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Wednesday, June 29, 2016

New Joe Maddon strategy comes out of left field

Posted By on 06.29.16 at 11:34 AM


A 15th-inning grand slam by Javier Baez helped the Cubs win Tuesday night, as did three pitchers who played left. - AP PHOTO/JOHN MINCHILLO
  • AP Photo/John Minchillo
  • A 15th-inning grand slam by Javier Baez helped the Cubs win Tuesday night, as did three pitchers who played left.
The Cubs and Reds were tied at two in the 14th inning Tuesday night in Cincinnati, and the north-siders were running short on players, when manager Joe Maddon's neurotransmitters began heating up in the dugout.

Maddon brought in Spencer Patton to pitch. Patton got an out, and then Maddon sent him to left and brought in Travis Wood to pitch. Wood got an out, and Maddon sent him to left and brought Patton back to the mound.

Patton got the third out, and then the Cubs' hitters went to work, plating five in the top of the 15th, highlighted by Javier Baez's grand slam.
  

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Thursday, October 22, 2015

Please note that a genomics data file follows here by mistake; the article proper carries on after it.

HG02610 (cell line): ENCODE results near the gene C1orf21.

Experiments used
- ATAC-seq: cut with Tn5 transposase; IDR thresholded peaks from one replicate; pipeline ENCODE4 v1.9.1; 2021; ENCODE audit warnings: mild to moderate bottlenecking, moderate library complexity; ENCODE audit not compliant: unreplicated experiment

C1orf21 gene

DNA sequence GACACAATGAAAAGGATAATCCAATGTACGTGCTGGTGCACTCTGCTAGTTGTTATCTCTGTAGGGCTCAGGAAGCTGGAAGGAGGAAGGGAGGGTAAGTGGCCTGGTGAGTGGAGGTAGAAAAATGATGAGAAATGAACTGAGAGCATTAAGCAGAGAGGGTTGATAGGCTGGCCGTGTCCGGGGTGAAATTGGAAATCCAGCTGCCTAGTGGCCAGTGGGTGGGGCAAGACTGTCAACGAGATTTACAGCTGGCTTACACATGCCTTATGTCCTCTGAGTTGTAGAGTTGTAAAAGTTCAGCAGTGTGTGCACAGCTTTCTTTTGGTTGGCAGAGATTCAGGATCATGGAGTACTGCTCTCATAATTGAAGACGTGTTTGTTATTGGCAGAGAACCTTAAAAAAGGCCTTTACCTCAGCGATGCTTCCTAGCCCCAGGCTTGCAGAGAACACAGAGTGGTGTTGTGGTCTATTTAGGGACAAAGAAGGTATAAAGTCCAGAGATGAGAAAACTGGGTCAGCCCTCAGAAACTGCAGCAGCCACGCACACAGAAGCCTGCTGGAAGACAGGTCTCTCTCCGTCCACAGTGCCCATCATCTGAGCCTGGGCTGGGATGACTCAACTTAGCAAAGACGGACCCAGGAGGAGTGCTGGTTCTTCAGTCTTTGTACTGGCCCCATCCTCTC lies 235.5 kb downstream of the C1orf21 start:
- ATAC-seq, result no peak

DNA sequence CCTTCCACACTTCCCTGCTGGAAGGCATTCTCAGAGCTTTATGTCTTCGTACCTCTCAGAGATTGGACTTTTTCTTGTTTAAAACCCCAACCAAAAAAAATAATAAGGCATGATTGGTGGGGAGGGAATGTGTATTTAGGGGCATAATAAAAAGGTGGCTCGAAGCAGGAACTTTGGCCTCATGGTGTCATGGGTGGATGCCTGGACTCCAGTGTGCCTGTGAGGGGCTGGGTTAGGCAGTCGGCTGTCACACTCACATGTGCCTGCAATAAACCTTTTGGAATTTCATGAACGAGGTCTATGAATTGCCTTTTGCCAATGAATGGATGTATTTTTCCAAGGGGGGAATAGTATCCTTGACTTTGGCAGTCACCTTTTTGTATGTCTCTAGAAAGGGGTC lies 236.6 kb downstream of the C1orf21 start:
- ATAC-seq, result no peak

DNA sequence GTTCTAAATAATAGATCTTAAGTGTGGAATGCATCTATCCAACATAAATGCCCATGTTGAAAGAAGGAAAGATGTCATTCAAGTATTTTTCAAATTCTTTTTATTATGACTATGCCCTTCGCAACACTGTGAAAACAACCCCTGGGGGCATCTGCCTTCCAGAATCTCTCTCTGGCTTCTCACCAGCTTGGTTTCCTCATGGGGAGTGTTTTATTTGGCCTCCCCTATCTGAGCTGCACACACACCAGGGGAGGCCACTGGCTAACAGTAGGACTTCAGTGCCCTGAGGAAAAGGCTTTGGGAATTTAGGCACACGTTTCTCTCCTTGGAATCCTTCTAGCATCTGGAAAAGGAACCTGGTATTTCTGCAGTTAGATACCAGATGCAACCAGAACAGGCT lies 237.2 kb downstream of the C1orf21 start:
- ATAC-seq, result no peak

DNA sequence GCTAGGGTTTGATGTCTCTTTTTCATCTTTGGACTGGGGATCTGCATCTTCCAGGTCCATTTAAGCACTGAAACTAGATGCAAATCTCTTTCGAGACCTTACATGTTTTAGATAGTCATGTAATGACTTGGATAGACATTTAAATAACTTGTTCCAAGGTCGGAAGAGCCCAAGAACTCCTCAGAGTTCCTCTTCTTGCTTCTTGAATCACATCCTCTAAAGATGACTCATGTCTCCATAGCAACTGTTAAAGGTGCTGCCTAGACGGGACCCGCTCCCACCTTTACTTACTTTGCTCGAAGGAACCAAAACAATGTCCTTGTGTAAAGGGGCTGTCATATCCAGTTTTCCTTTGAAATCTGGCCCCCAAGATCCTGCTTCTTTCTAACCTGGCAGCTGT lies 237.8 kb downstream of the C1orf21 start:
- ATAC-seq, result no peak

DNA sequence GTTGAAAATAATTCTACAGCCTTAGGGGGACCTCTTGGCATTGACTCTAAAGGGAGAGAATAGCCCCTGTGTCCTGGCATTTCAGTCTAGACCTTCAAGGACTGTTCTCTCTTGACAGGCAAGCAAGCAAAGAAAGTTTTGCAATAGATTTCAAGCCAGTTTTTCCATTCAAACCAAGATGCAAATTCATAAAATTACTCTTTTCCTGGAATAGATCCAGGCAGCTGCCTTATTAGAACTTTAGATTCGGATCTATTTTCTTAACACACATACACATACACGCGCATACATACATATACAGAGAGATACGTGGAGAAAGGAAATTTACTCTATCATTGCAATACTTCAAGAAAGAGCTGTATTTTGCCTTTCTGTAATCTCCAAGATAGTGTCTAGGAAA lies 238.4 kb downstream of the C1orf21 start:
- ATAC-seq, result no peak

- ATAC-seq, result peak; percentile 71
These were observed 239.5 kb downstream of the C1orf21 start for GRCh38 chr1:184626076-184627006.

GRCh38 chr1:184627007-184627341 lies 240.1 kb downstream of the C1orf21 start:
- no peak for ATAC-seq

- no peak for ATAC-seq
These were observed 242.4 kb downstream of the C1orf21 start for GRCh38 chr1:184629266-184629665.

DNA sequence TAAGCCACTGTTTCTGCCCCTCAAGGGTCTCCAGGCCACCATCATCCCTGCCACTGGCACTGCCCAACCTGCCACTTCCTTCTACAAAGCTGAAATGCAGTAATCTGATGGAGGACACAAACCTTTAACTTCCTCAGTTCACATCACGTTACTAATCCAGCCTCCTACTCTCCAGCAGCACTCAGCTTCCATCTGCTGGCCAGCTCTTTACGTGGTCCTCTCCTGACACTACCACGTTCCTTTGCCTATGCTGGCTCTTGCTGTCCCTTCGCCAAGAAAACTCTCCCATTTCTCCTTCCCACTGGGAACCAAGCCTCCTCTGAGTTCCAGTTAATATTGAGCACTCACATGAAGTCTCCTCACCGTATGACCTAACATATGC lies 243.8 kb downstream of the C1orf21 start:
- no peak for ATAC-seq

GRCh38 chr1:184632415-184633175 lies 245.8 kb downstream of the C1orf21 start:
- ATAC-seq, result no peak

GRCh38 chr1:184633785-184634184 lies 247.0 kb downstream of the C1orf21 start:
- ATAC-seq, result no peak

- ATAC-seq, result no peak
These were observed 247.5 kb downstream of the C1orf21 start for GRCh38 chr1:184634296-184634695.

The Cubs lost—but Chicago Baseball won

Posted By on 10.22.15 at 12:30 PM

Matt Smerge, back at his spot before Wednesday's game - DEANNA ISAACS
  • Deanna Isaacs
  • Matt Smerge, back at his spot before Wednesday's game

One small consolation at this week's National League Championship games: Chicago Baseball publisher Matt Smerge and his team in the mustard-yellow shirts were back on the sidewalks adjacent to Wrigley Field, hawking their alternative Cubs program, as they have through a slog of dreary seasons that preceded this year's delirium. 

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Tuesday, October 20, 2015

The Cubs curse is goatshit

Posted By on 10.20.15 at 09:35 AM

Sam Sianis and goat at Wrigley Field in 1989, lifting the curse yet again - COURTESY BILLY GOAT TAVERN
  • courtesy Billy Goat Tavern
  • Sam Sianis and goat at Wrigley Field in 1989, lifting the curse yet again

Much has been written about the Cursed Cubs—maybe too much. Apparently only supernatural causes can be responsible for more than a century of World Series futility. Forget bad management, cheap and shortsighted owners, superstition, and maybe, just maybe, a fan base that actually enjoys the whole cursed lovable losers myth and wouldn't know what the hell to do if the Cubs suddenly became winners. Look what happened to the Red Sox post 2004 after they broke the curse Babe Ruth allegedly placed on them after he was sold to the Yankees. They went from charming and unassuming to the second-biggest assholes on the east coast. (The Yankees will always be the biggest assholes.) This cursedness has become almost as good a marketing ploy as Beautiful Wrigley Field. Especially that goat.